5 things that stood out from the 1st round of the NFL draft

I didn't watch the NFL draft last night, frankly I don't see much appeal unless you enjoy the spectacle but much of that is captured immediately on Twitter anyways. The only downside to consuming the draft via Twitter is that the sheer volume of commentary forces everyone to channel their inner Donald Trump and try to say the most shocking thing possible in order to stand out.

Every draft selection was either the worst decision of all time that will bring ruin to a franchise or it was a perfectly orchestrated example of Machiavellian brilliance.

For instance, I like Josh Doctson as much as anyone but I think Will Fuller could be pretty dang good as well so I'm not ready to say that the team who chooses Fuller over Doctson will rue this decision for the rest of their days. Trading up to do it? Now that's more questionable.

So here's what stood out to me:

#1. Joey Bosa going number 3 to San Diego

I was a big fan of Bosa coming off his Ohio State's championship season simply because of the speed, power, and motor he demonstrated as a sophomore. However, there were a number of red flags from his junior year that really bothered me.

First was his somewhat limited pass-rush production, which SB Nation's scouting guru Stephen White noted results from a lack of bend and flexibility. He's better as an inside rusher than he is on the edge, but at 6'5" 270 he's not quite big and strong enough yet to show as a promising interior guy. So what you're getting with Bosa is probably a guy who's highest ceiling is in a role he hasn't really performed in yet.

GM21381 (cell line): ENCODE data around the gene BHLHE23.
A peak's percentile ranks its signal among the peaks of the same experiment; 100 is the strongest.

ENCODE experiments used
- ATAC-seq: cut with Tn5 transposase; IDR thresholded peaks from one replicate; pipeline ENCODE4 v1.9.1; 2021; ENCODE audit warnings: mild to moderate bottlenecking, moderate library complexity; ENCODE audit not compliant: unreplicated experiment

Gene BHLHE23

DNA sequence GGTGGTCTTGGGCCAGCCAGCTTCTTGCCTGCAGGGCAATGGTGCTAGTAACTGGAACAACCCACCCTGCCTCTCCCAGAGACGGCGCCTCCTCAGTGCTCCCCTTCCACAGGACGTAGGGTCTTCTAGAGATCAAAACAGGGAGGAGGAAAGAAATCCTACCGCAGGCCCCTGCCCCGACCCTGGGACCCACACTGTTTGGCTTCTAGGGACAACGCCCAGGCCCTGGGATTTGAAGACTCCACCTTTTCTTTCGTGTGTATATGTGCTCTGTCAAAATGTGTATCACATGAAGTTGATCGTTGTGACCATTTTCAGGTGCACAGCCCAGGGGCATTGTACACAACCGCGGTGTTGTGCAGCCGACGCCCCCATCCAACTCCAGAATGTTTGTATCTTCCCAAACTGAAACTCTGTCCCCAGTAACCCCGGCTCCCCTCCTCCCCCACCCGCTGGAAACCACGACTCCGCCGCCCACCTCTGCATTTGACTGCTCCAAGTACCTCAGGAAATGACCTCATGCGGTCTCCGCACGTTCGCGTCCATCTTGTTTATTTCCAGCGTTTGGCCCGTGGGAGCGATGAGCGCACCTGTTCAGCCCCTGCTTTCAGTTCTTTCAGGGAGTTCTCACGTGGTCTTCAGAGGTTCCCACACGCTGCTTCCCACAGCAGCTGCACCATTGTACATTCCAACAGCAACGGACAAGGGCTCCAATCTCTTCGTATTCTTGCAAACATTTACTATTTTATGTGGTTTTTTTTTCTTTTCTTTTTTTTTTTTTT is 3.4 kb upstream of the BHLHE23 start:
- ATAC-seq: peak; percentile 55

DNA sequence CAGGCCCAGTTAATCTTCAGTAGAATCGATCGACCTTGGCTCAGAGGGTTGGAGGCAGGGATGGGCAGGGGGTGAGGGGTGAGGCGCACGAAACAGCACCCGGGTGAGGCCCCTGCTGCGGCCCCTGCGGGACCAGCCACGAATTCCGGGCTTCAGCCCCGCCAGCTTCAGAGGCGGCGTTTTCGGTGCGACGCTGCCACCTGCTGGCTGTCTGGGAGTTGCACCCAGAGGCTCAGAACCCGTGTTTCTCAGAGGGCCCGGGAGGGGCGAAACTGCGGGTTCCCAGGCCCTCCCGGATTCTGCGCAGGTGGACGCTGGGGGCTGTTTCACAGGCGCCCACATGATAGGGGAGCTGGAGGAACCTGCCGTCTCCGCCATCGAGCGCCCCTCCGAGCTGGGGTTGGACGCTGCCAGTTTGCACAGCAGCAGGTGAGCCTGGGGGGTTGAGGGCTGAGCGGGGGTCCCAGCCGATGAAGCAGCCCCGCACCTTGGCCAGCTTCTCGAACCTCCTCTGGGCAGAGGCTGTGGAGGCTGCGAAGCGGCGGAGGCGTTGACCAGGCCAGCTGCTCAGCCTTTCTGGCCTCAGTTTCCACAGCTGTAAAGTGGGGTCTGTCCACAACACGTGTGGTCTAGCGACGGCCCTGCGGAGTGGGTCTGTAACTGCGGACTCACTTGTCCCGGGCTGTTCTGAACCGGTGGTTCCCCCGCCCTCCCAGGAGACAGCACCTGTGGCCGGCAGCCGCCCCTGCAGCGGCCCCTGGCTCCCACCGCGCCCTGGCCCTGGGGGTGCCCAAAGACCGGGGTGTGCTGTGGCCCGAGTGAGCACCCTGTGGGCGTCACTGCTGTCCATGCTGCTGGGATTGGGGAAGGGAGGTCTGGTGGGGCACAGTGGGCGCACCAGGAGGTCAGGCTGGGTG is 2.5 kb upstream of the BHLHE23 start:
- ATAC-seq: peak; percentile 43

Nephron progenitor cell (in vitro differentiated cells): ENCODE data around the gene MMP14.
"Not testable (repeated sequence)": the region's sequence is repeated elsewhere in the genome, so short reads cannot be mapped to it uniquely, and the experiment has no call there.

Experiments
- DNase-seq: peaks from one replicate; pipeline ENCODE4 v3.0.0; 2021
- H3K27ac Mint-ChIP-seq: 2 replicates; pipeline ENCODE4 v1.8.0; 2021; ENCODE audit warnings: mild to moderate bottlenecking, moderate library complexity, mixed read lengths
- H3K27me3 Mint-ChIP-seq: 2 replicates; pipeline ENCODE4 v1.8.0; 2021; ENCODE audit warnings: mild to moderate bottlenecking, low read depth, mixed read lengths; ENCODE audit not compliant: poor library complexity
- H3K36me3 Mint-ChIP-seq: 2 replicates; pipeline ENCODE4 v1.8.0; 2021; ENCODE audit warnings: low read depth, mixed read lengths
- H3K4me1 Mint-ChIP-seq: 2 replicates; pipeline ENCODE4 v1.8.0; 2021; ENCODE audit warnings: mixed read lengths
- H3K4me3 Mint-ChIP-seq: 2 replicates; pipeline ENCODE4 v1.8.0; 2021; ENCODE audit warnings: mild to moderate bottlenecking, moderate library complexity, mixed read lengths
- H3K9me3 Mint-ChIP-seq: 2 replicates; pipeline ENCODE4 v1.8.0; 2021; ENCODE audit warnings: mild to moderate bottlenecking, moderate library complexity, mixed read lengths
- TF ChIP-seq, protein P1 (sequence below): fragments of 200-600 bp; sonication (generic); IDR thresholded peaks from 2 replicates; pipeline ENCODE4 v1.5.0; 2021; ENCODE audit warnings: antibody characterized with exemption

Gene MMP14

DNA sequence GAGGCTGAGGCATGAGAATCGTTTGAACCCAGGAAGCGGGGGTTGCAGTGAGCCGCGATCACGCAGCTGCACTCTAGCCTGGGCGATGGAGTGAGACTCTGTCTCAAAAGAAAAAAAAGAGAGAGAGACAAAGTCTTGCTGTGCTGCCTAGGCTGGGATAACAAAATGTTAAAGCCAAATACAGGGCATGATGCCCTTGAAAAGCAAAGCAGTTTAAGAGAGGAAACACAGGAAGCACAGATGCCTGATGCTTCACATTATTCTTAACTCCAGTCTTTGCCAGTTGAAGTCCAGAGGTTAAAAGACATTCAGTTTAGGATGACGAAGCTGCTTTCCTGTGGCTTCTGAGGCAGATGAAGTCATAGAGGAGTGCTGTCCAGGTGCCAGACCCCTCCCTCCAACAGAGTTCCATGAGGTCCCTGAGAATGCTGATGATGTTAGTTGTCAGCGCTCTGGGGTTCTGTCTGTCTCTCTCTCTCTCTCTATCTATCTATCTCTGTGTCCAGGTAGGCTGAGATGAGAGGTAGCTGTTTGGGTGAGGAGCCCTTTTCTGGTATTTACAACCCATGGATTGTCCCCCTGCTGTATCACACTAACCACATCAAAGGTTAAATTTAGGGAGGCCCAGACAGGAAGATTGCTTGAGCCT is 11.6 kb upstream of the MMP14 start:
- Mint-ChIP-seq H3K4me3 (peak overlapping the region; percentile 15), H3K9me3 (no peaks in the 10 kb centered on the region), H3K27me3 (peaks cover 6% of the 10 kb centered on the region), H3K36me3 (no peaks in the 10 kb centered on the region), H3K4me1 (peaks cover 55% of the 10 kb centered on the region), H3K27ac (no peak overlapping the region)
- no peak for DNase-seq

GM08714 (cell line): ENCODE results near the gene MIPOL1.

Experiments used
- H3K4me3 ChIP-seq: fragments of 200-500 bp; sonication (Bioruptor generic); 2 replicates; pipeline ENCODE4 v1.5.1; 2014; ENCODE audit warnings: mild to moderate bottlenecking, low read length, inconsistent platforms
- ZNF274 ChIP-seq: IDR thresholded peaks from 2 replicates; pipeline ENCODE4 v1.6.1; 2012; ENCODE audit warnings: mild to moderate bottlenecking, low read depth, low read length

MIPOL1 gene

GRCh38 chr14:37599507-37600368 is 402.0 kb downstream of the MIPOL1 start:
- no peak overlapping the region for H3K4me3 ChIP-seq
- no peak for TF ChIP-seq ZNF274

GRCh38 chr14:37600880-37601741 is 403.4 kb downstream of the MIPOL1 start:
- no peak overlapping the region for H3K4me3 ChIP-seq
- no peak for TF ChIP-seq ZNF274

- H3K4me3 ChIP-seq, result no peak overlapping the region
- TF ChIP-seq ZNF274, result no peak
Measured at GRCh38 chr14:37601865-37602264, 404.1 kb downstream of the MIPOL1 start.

And unlike with Myles Jack, there aren't as many positive signs that indicate he can be great there.

The second red flag is his attitude and the season that Ohio State just had. Despite having, by far, the most talented team in college football they underachieved last season. They started the year with a high profile match-up against Virginia Tech, who had handed them their only defeat in the championship season, and many teams have surmised that Bosa and some of his teammates took this game so seriously that they put themselves in a position where they had to refuse to take drug tests and got themselves suspended for the game.

Does Bosa have the drive to be great? The motivation to take on new challenges and roles in the NFL? Those all add up to some serious uncertainty about a guy that's going no. 3 overall.

#2. The Cowboys doubling down on offense with Elliott

Setting aside the fact that Elliott was mentioned in the linked article above as being a possible partier and user of "hard drugs" and even a bad influence on Bosa, using a number four pick on a running back when you already have a brilliant cast of WRs, a top 10 QB (if he's healthy), and one of the best offensive lines in the league is an interesting choice.

What's more, the Cowboys have been atrocious on defense for the last few years and could have drafted either do-it-all DB Jalen Ramsey, Myles Jack, or ANY DEFENSIVE PLAYER NOT NAMED JOEY BOSA. They were all available.